It is the year after Hiroshima and in a shattered Tokyo Detective Minami investigates the murder of two young girls found close to each other in Shiba Park. The chief suspect is very quickly identified and charged and the majority of the book follows Minami as he searches for connections to a number of similar murders; all of which point to a hidden truth in his own past.
The murders and the identity of the killer are secondary to a mediation on the meaning of identity and are ultimately a metaphor for the birth of a new Japan- a country struggling to find itself after the devastation of American victory.
David Peace is a writer, for me, whose imagination and stylist inventiveness are barely contained by the robustness of his craft. He treads a very fine line between dazzling brilliance and unreadable pretentious twoddle. Never more so than here.
The plot points, the characters and the stylistic flourishes will be familiar to any reader of his Red Riding Quartet, but everything is turned up to eleven. We have the familiar corrupt cops, the lead character tortured by his past and searching for redemption. We have the betrayed family, the lust for prostitutes, the underworld father figures, the drugs and a killer- whose identity is a clue to the protagonist's shady past. All of these will be familiar to anyone who has read 1974 and 1977, as will be the cascading text, narrowing to a point of a single word, and the repeating mantras that make up such a bulk of the text.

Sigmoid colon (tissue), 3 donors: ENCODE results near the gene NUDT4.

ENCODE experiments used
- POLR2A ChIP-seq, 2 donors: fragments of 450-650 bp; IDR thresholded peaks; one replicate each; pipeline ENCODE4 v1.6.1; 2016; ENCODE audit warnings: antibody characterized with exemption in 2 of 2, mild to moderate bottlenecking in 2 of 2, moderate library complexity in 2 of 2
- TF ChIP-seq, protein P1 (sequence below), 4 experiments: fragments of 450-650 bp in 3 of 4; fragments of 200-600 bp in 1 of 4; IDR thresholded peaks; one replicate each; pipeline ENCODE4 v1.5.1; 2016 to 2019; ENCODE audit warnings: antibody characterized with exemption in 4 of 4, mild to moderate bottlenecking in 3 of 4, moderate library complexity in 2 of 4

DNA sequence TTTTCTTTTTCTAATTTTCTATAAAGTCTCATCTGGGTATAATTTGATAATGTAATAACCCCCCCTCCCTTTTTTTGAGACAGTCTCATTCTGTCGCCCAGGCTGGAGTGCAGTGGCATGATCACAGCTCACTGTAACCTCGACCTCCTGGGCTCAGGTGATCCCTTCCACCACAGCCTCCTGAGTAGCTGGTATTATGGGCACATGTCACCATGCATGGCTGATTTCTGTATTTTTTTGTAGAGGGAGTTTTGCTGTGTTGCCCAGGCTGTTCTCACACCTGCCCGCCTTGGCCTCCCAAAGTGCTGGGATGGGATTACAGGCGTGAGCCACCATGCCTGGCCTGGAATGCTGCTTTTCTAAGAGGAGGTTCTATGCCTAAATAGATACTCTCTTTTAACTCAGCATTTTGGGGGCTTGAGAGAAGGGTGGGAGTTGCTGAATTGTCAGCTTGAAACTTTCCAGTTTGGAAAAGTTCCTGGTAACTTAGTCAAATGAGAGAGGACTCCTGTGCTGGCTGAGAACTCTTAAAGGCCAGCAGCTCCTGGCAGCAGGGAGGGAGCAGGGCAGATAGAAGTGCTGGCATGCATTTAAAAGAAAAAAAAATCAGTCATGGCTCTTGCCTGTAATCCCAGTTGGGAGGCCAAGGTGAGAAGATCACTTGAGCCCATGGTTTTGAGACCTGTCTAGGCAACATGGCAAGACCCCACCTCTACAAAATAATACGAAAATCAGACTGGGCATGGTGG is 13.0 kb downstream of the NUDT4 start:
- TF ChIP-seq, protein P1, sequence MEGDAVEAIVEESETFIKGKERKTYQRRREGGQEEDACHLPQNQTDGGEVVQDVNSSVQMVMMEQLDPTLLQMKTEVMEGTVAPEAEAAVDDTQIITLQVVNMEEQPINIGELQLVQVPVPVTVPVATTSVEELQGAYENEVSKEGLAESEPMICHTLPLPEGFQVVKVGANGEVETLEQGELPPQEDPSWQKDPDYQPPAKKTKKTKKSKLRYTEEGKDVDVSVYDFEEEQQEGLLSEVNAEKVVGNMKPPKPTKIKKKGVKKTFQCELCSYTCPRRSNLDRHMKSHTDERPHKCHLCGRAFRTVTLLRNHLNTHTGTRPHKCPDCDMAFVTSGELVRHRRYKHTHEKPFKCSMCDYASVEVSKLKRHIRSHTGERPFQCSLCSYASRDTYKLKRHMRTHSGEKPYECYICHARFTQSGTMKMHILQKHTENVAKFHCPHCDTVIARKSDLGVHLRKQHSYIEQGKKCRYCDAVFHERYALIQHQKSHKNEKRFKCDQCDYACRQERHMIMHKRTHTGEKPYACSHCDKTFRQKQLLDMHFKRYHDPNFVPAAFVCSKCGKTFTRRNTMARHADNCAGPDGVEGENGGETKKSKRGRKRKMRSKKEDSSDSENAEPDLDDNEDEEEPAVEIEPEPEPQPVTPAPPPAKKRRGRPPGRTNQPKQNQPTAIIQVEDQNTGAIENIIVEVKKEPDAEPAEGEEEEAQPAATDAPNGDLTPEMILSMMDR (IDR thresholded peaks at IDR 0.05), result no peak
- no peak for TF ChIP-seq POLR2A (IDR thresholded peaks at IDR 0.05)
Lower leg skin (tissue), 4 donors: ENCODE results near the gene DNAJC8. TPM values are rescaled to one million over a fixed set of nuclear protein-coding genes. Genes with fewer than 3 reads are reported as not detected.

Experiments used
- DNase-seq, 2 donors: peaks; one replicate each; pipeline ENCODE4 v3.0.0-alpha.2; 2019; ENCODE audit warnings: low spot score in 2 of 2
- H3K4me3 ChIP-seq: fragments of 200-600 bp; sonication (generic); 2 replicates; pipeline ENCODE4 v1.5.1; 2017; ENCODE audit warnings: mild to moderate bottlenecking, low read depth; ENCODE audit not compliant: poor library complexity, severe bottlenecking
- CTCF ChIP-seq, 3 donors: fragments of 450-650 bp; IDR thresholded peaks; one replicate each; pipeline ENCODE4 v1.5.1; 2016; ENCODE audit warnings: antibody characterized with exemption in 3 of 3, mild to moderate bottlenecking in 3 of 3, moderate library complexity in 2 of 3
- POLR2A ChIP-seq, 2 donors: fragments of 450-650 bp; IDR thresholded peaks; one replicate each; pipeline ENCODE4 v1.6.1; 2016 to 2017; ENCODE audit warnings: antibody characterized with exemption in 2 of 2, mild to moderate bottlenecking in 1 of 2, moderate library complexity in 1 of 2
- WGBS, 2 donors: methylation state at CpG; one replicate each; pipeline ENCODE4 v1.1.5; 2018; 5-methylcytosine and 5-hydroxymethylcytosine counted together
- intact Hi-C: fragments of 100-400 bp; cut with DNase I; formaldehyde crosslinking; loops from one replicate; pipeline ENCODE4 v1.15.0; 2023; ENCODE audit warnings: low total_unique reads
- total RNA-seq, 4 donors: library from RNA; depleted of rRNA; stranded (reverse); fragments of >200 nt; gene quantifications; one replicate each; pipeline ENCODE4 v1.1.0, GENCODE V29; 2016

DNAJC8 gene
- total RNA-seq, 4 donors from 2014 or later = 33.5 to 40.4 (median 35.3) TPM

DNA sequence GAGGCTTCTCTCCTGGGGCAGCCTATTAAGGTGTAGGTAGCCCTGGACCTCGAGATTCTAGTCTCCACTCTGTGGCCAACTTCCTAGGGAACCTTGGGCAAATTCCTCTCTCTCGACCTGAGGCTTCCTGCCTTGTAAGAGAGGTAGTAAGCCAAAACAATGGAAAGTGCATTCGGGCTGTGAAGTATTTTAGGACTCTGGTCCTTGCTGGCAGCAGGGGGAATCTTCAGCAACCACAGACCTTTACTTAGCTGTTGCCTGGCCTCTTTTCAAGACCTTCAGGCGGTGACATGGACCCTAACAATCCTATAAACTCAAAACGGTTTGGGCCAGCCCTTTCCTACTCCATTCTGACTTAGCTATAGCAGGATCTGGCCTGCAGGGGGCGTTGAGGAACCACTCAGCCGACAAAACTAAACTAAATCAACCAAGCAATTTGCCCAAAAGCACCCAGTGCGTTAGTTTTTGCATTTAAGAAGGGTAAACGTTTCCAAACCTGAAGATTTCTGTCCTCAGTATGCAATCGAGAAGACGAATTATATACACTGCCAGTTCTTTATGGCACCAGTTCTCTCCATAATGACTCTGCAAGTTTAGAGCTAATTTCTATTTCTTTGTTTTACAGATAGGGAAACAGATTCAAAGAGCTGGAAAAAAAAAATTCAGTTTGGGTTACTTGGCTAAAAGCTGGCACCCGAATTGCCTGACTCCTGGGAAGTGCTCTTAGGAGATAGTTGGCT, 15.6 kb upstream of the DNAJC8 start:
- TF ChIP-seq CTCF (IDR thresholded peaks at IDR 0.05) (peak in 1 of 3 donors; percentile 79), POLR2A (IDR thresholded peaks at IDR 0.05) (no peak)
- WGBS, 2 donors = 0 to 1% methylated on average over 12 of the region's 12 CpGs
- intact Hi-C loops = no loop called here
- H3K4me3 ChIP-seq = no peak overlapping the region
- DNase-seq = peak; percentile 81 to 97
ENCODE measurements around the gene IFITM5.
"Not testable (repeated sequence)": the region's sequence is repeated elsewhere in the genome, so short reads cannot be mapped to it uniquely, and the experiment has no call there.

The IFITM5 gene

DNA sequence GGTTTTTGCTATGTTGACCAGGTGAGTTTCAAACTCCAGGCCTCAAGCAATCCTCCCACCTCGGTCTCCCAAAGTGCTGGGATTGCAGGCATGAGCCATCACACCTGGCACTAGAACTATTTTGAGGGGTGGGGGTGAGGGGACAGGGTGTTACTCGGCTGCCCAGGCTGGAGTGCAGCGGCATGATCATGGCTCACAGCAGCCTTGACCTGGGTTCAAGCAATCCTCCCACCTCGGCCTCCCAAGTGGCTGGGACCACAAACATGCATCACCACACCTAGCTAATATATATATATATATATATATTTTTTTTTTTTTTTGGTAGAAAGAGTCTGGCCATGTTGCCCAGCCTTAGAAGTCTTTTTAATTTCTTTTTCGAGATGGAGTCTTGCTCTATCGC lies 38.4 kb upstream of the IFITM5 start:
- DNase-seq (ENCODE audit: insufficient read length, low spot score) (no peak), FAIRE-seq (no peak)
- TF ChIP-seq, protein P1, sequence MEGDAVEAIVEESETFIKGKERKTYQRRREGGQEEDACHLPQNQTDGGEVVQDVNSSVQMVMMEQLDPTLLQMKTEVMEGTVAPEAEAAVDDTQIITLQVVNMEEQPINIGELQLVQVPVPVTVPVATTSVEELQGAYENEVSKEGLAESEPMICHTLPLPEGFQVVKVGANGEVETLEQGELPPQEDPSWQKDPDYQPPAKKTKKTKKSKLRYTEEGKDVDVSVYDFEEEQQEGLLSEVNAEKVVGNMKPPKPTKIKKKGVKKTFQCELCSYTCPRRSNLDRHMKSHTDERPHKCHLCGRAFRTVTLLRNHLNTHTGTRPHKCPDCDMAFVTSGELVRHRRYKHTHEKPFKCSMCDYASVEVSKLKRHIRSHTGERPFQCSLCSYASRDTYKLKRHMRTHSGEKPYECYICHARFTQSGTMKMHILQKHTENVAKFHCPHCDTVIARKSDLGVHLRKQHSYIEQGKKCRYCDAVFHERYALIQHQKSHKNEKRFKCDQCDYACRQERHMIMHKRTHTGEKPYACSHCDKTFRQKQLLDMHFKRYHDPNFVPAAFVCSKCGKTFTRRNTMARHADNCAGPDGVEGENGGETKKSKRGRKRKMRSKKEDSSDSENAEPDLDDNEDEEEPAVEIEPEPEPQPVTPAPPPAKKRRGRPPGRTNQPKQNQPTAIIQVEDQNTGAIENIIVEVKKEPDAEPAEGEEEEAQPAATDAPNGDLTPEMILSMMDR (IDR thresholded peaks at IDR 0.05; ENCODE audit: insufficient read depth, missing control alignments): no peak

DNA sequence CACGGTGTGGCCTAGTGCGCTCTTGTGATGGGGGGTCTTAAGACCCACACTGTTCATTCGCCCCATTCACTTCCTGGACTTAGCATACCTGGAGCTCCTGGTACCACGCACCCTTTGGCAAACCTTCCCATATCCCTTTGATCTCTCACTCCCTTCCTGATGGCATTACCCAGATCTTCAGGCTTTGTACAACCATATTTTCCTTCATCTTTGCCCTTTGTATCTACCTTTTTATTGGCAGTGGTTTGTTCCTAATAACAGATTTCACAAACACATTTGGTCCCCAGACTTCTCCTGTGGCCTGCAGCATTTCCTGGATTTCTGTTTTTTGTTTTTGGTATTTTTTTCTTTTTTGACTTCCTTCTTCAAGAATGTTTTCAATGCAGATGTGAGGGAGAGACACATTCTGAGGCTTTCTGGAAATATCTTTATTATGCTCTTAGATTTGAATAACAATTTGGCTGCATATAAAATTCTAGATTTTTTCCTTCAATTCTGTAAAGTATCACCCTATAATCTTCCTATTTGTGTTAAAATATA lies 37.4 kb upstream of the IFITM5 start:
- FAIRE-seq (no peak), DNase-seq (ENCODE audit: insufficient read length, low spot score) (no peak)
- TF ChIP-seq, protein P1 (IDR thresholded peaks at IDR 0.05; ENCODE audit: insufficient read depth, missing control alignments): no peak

Tokyo Year Zero is undoubtedly an impressive book, it is a beautiful evocation of time and place, written in a hugely distinctive style which can be both exhilarating and disturbing.
In parts Peace's writing is simply stunning, but too often it loses itself in a miasma of repetition and the substance becomes buried by the style. Still, it has to be said that not many authors chart the territory of inner turmoil as thoroughly or as effectively as Peace.
This is a hugely ambitious novel and in parts fails because of it's aspirations, but the ending is shattering and just about manages to pull it back into something worth the undoubted effort that it takes to read this book. Just about.